- The parable of the good Samaritan needs careful reflection before we see in it a command to concentrate on giving to the world.  It is used as Biblical evidence for a social gospel. The Samaritan was " neighbour unto him that fell among thieves" (Lk. 10:36)- i.e. the story shows how he fulfilled the command to love our neighbour. We have shown above that this command refers to love for those related to the Covenant. The Samaritan represented Christ. The mugged man was those He came to save; not the world generally, for they have not all accepted His healing. We must go and do likewise; in showing the love of Christ to the world. But we have earlier defined that love as being paramountly spiritual, and relating to the work of the cross. The parable was teaching the inability of the Law to save man spiritually, not materially. 

- The Samaritan " was moved with compassion" by the man's (spiritual) state (Lk. 10:33 R.V.). This is the same phrase as used concerning how Christ " was moved with compassion" by the multitudes. The connection with the good Samaritan parable would invite us to read the Lord's compassion as fundamentally spiritual. The reason for the miracles was to confirm the spoken word (Mk. 16:20), to lead men to see the wisdom of the message they were validating (Mk. 6:2). Are there any examples of Christ doing miracles for reasons unconnected with preaching? They often (always?) had symbolic meaning; and were designed to inculcate faith (Jn. 20:31) and repentance (Mt. 11:21). And in any case, His miracles were largely to benefit the Covenant people, or those closely associated with them. The apostles didn't do mass benefit miracles (e.g. feeding thousands of people) to back up their preaching in the Gentile world; even though they had the power to do " greater works" than did the Lord (Jn. 14:12). 'Charitable' giving ought to be associated with preaching, surely, if we are to follow the example of Christ's compassion with the multitudes.  In practice, the work of providing welfare and conducting fresh preaching is done by the same brethren in the mission field.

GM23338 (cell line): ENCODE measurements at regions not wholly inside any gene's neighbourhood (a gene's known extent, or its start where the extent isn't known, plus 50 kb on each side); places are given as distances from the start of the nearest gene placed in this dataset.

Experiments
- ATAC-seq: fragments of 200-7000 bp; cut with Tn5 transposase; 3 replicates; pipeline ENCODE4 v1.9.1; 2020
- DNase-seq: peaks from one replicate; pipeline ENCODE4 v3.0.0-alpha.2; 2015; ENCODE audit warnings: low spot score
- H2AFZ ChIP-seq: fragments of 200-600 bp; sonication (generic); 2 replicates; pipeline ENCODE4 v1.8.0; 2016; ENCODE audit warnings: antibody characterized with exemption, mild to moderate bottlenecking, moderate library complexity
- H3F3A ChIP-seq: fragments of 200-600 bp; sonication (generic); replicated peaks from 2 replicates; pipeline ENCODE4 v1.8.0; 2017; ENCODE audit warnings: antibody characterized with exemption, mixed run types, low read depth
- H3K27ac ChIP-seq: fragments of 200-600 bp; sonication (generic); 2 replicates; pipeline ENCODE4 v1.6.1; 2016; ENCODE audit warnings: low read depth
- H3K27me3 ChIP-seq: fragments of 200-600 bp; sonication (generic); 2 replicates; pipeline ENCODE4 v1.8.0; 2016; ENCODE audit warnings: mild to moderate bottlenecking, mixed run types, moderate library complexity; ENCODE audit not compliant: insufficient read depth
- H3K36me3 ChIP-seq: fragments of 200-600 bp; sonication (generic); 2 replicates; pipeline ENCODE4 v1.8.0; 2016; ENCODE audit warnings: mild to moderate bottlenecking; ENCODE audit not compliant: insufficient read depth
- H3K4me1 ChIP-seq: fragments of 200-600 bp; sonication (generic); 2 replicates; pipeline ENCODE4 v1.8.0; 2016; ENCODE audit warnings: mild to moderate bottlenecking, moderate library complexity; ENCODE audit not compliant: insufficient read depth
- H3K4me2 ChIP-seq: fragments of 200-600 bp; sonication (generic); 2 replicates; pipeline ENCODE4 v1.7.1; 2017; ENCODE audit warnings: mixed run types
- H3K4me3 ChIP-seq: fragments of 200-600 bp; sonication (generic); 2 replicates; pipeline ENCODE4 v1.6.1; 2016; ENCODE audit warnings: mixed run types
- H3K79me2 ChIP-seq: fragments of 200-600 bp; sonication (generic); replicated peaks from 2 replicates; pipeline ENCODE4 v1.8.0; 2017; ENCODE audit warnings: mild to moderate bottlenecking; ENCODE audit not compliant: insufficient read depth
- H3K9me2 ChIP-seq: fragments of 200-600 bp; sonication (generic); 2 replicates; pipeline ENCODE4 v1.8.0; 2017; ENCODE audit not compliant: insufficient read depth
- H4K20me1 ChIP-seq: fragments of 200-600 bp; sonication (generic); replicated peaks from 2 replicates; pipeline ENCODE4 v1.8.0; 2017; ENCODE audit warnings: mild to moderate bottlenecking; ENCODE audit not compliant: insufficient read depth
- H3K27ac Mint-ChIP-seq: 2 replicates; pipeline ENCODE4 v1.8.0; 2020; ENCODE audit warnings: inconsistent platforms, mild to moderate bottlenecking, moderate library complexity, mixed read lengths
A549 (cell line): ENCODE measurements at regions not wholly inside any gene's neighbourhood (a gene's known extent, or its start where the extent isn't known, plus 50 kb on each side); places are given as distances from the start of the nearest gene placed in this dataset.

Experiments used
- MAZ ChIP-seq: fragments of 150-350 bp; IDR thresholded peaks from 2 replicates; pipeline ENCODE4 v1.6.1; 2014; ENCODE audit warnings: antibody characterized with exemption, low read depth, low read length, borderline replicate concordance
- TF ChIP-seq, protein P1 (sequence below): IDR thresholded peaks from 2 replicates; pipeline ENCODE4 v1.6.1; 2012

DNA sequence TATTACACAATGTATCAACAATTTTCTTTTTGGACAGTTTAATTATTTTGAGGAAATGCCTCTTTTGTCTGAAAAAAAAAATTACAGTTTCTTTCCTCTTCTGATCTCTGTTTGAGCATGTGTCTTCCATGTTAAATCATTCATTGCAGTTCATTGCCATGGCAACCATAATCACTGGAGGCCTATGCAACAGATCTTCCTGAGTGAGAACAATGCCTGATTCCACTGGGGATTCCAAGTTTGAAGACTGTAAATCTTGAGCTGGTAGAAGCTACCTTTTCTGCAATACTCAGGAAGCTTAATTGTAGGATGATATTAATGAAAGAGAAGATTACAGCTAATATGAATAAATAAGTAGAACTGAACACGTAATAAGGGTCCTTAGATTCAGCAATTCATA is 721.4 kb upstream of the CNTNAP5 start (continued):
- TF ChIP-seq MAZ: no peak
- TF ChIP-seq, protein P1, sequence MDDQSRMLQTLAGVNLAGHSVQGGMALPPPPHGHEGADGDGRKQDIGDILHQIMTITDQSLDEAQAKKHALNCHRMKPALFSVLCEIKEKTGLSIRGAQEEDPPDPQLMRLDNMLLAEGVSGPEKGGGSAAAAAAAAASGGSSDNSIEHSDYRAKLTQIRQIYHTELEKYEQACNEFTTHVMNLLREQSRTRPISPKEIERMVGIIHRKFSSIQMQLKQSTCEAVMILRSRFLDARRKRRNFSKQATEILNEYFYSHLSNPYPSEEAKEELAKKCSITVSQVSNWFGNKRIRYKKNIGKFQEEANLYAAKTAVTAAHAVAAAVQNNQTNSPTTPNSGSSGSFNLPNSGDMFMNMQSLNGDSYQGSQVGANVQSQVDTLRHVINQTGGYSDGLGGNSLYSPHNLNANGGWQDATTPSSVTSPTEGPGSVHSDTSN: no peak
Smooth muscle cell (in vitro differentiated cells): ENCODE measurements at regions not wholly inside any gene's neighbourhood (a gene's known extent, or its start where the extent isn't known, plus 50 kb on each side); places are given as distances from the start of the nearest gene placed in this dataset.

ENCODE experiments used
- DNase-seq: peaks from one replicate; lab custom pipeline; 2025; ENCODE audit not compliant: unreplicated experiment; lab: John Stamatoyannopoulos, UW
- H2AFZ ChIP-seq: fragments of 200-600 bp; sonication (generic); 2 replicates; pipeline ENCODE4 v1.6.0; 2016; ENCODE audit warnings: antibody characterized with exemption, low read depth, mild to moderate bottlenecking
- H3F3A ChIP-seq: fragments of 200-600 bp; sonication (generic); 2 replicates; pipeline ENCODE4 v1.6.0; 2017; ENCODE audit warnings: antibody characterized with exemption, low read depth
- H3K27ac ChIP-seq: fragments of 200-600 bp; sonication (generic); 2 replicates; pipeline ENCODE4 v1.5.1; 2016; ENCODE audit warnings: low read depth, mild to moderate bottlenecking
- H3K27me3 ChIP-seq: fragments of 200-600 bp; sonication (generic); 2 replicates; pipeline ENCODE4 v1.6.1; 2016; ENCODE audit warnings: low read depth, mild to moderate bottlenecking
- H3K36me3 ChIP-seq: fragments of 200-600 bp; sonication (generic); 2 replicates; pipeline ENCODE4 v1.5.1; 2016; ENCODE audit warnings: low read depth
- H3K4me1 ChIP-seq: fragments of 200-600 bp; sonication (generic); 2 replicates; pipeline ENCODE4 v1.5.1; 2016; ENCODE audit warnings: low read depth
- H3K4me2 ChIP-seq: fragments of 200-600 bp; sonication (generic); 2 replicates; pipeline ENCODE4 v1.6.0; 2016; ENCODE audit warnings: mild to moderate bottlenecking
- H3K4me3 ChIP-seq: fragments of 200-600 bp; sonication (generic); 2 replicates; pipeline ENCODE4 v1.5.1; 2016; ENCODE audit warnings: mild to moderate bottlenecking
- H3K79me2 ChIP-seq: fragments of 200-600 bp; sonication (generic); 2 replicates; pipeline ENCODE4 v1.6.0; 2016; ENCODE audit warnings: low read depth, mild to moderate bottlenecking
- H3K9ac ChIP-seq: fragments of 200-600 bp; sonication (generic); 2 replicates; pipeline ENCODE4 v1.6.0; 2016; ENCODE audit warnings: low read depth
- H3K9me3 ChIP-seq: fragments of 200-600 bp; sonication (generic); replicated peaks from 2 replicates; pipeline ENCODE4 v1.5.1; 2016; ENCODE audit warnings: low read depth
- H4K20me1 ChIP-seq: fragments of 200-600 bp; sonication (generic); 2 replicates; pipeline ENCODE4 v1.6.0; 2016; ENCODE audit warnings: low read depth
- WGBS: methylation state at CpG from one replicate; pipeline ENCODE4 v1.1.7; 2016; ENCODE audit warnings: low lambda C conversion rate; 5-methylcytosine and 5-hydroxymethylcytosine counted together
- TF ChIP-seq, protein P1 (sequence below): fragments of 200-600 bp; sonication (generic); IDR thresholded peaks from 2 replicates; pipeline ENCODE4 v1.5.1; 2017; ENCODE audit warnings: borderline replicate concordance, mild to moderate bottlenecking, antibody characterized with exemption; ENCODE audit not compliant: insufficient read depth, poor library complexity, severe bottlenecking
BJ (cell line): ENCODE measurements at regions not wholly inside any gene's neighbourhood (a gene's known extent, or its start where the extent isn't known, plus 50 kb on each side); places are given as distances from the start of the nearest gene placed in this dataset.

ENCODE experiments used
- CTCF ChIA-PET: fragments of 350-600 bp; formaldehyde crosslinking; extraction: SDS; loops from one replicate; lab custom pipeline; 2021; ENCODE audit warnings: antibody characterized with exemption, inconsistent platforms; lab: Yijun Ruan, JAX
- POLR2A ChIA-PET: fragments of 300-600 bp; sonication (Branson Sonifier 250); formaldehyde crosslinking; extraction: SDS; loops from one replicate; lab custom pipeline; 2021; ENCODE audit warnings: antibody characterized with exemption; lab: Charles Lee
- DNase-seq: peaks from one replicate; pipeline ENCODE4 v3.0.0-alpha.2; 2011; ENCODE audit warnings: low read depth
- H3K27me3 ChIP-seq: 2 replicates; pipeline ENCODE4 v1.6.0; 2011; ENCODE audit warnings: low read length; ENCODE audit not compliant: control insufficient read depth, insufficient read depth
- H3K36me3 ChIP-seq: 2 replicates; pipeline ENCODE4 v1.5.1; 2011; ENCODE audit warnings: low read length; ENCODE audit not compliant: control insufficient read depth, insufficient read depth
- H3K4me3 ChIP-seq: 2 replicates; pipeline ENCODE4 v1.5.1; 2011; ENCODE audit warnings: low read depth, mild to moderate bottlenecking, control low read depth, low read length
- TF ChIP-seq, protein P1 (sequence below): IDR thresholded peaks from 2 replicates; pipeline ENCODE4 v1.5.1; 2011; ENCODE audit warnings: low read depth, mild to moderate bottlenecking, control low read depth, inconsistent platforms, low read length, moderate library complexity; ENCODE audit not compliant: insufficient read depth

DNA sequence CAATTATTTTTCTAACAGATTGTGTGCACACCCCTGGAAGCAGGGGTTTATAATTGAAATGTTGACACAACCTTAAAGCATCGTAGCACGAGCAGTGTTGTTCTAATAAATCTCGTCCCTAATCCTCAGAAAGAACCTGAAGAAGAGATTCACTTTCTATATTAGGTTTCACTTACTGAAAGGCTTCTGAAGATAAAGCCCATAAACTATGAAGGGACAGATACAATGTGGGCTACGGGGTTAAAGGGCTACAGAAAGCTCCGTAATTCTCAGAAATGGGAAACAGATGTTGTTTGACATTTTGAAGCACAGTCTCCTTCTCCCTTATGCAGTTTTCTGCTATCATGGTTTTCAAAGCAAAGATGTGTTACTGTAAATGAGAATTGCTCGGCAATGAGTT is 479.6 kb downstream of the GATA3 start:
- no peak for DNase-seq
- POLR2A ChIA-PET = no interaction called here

- We must be careful what we mean when we feel that God looks down upon the human condition, and is " moved with compassion" towards men, and therefore comes to their aid. Scripture abounds with examples of God doing this for His people. But not once do we read of God physically intervening to alleviate the distress of, e.g., an earthquake which has affected unenlightened people, and sharing some kind of social Gospel with them. Indeed, should He do so, one is faced with the paradox of God bringing that " evil" upon those people, and then being moved with compassion and partially reversing that " evil" . The Spirit teaches that in our time of dying, human beings are the same as animals. It is tragically sad that animals are tortured and exterminated. But is there any higher degree of tragedy, in God's sight, in the suffering of unenlightened men? Because the Reubenites cried to God in faith, " there fell down many slain (of the Hagarites), because the war was of God" (1 Chron. 5:22). And consider how millions live and die or die in the womb, with God's full knowledge and allowance, never to have the invitation of the Gospel. Short of believing in a universal 'second chance', we just have to accept that human death does not mean to God what it does to us as men. A lion will be more touched by the sufferings of its fellow lion, than it will be by the cries of a lion-mauled human being. Likewise, we are more touched by the sufferings of our fellow man than by those of other species. But is there any evidence that God sees human suffering differently from that of the animal world? Is the manner of death significant to God? These are honest questions.